Committee Resolve: No Unfunded Mandates For School Re-Opening


The School Committee does not want state officials to hand down any unfunded mandates to districts when final guidelines for re-opening schools in the fall amid the COVID-19 pandemic are issued.

The committee on June 10 unanimously approved a resolution urging state officials not to create any unfunded mandates when putting the new rules in place. During the meeting, committee members described the state’s initial guidelines for re-opening as “prohibitive,” “nuts” and “impossible” to meet.

The state Department of Elementary and Secondary Education is in the process of putting together guidelines for schools to re-open in the fall. Initial guidelines released by the state on June 5 would require students in all grade levels to be spaced six feet apart and would limit the number of people in a given room to ten children and two teachers.

The memo from the state also included guidance for districts to purchase masks for students based on 100 percent attendance, 50 percent attendance and 25 percent attendance, suggesting school systems might have to rotate students in and out of buildings.

School Committee Vice Chairman Anthony Andronico, who co-authored the resolution with School Committee colleague Kathryn Hubley, said the initial guidelines from the state are prohibitive. He said districts across the state would not have the personnel or the room to meet the requirements.

“It’s prohibitive. It’s impossible to do. If every school district had to do this, I don’t know where that money is going to come from, I don’t know where those teachers are going to come from, I don’t know where that space is going to come from,” Andronico said.

“The resolution before you essentially asks the state to not put forward any unfunded mandates related to the guidelines for COVID-19. Quincy Public Schools is in a good position now, however, if these guidelines go into place, I don’t know exactly what re-opening schools and having students would look like,” Andronico added.

“I’ve discussed this issue with many other school committee’s members, as well as the MASC Division 3 chair,” Hubley said. “She informed me that at least 20 other school committees are in the process of developing resolutions of their own.”

No personnel cuts are expected in the Quincy Public Schools next school year despite the financial uncertainty caused by the pandemic. Other districts have had to make cuts. Weymouth, for instance, will not renew the contracts of more than 100 educators next year.

“At a time when a lot of neighboring districts are furloughing staff, cutting expenses and essentially desperate for revenue, I don’t think it is right the state is going to come in during that time period and say, ‘by the way, you also need to double your staff, purchase more building space or rent more building space so you can house them, or enter into additional collective bargaining agreements for an extended school day,’” Andronico said.

“I think it is important that they get the message that we not have any unfunded mandates when it comes to re-opening schools however they chose to do so.”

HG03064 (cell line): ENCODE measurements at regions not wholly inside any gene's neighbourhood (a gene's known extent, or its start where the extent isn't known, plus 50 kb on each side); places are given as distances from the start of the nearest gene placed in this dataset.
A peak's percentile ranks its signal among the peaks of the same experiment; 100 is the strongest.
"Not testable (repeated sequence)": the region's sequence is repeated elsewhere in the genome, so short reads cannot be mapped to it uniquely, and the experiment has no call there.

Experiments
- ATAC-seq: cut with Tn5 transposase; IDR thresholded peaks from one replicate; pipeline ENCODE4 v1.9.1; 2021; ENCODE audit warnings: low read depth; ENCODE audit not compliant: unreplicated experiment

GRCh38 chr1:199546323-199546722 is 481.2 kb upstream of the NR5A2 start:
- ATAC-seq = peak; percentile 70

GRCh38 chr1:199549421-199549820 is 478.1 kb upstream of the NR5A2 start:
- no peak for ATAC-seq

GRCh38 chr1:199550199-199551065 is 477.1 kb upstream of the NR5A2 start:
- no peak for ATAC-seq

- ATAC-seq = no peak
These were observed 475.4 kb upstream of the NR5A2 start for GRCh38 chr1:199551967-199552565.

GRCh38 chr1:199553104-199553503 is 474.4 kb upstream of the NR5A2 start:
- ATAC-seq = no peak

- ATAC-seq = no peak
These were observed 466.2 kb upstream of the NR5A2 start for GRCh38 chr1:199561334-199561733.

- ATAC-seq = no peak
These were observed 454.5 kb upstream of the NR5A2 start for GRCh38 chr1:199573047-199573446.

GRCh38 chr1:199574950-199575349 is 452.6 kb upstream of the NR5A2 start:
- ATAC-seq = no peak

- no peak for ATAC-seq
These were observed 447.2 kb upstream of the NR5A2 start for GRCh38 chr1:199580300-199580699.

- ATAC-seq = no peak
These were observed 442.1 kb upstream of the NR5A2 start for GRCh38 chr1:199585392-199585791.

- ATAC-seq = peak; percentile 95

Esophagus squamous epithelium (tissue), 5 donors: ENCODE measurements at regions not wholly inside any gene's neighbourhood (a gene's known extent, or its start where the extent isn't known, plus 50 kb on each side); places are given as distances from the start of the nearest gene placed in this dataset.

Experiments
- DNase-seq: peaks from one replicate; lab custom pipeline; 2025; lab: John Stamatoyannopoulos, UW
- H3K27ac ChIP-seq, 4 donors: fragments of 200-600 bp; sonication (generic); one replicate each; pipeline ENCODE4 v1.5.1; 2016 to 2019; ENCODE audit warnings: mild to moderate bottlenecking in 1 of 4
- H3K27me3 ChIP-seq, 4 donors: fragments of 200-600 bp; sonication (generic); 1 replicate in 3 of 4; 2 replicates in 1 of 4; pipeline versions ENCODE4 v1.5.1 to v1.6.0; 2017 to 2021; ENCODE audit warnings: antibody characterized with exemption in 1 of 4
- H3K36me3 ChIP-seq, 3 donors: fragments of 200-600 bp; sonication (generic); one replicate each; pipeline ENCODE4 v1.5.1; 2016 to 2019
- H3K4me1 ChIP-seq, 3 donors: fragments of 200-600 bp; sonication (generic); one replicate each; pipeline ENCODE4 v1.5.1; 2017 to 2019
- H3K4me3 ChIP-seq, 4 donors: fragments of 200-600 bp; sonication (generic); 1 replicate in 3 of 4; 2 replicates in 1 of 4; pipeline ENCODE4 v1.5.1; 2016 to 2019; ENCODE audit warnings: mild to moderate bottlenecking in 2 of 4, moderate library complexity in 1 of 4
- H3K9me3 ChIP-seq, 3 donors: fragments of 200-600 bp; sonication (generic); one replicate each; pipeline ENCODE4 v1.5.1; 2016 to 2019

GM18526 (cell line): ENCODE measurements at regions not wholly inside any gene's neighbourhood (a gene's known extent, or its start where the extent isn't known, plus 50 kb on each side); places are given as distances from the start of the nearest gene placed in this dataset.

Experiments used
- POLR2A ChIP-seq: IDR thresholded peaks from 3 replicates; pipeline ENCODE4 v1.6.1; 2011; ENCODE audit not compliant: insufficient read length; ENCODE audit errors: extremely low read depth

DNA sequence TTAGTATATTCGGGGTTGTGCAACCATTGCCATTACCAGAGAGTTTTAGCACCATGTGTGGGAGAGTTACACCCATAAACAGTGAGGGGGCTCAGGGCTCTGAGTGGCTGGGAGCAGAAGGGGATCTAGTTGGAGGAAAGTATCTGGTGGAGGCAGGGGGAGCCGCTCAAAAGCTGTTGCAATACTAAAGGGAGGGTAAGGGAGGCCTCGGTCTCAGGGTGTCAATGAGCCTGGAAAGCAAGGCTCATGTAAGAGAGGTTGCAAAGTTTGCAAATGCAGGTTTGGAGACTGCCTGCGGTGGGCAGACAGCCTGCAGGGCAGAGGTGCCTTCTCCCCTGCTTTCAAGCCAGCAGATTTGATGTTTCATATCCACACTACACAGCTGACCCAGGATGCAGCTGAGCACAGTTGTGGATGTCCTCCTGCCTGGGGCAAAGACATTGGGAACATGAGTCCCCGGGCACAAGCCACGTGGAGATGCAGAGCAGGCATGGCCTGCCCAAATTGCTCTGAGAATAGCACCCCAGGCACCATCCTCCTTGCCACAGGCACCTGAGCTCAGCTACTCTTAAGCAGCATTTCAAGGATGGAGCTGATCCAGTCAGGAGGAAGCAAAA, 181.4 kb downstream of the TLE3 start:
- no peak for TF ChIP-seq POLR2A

Mayor Thomas Koch said the guidelines were unrealistic and was concerned about students missing more time in the classroom than they already have. He also noted that COVID-19 has little to no impact on the school-age population.

“I think it is foolhardy for us to be going down this road of thinking we can do split shifts, having x amount of square feet per kid. It’s nut and I think we have just got to call it that,” Koch said.

“I’m not minimizing the medical community – I know there are experts on this – but no one has yet shown me how this population has been affected by it. Are they transmitters potentially? Yes, they are. We’ve learned who is susceptible in society and we have to make sure they are safe. Perhaps the kids have to stay away from grandma when they are in school – I don’t know, but if we lose another semester or year, these kids are never going to catch up on some of this stuff.”

Committee member Emily Lebo said the social and emotional needs of students cannot be met through remote learning. In addition, she said the state’s rules do not consider how they would affect parents.

“I’ve heard of kids who cry every day because they cannot go to school. The social and emotional kick on this is crazy, and to continue it is a huge mistake,” Lebo said. “The other thing I worry about [with] those split shifts is how does a parent work? What if one kid has a different shift than the other kid has?”

Committee member Paul Bregoli said it would be impossible to meet the state’s initial guidelines.

“I think we have a lot of idealists and not many realists who are telling us what to do,” he said. “What they are asking us to do is impossible. For us to continue down this path is going to lead to a whole lost year as the mayor said.”

If students cannot return to the classroom in September, Bregoli said they might never be able to recover.

“Anyone who has been in the classroom knows that from June to September, in those summer months, kids lose [some] of what they learn, and teachers would spend that first month reviewing what previously was taught,” Bregoli said. “We’ve been out since March, and I fear that if we don’t get back in September, our kids are going to be in a situation that they are not going to be able to recover from.

“They need to look at a legitimate risk assessment so that we can put our kids at ease, our parents at ease and our staff at ease, so we can…get back to school the way it should be.”


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